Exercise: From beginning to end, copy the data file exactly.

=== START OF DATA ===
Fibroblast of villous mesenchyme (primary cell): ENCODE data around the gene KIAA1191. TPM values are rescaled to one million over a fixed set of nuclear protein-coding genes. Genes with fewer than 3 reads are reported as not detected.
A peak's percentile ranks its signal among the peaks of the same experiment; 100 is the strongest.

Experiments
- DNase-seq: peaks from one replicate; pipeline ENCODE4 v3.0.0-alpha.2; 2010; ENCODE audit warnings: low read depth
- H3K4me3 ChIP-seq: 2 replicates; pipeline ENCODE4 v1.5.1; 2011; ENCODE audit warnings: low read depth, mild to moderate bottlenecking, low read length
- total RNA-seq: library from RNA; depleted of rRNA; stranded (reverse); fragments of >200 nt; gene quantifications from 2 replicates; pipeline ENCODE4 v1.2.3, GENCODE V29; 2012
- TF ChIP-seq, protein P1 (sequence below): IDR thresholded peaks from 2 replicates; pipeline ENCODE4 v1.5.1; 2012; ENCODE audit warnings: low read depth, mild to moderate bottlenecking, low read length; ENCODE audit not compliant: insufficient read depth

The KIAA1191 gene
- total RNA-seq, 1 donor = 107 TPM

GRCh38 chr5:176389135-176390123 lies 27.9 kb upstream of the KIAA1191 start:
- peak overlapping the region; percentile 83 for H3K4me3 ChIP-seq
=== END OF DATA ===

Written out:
Fibroblast of villous mesenchyme (primary cell): ENCODE data around the gene KIAA1191. TPM values are rescaled to one million over a fixed set of nuclear protein-coding genes. Genes with fewer than 3 reads are reported as not detected.
A peak's percentile ranks its signal among the peaks of the same experiment; 100 is the strongest.

Experiments
- DNase-seq: peaks from one replicate; pipeline ENCODE4 v3.0.0-alpha.2; 2010; ENCODE audit warnings: low read depth
- H3K4me3 ChIP-seq: 2 replicates; pipeline ENCODE4 v1.5.1; 2011; ENCODE audit warnings: low read depth, mild to moderate bottlenecking, low read length
- total RNA-seq: library from RNA; depleted of rRNA; stranded (reverse); fragments of >200 nt; gene quantifications from 2 replicates; pipeline ENCODE4 v1.2.3, GENCODE V29; 2012
- TF ChIP-seq, protein P1 (sequence below): IDR thresholded peaks from 2 replicates; pipeline ENCODE4 v1.5.1; 2012; ENCODE audit warnings: low read depth, mild to moderate bottlenecking, low read length; ENCODE audit not compliant: insufficient read depth

The KIAA1191 gene
- total RNA-seq, 1 donor = 107 TPM

GRCh38 chr5:176389135-176390123 lies 27.9 kb upstream of the KIAA1191 start:
- peak overlapping the region; percentile 83 for H3K4me3 ChIP-seq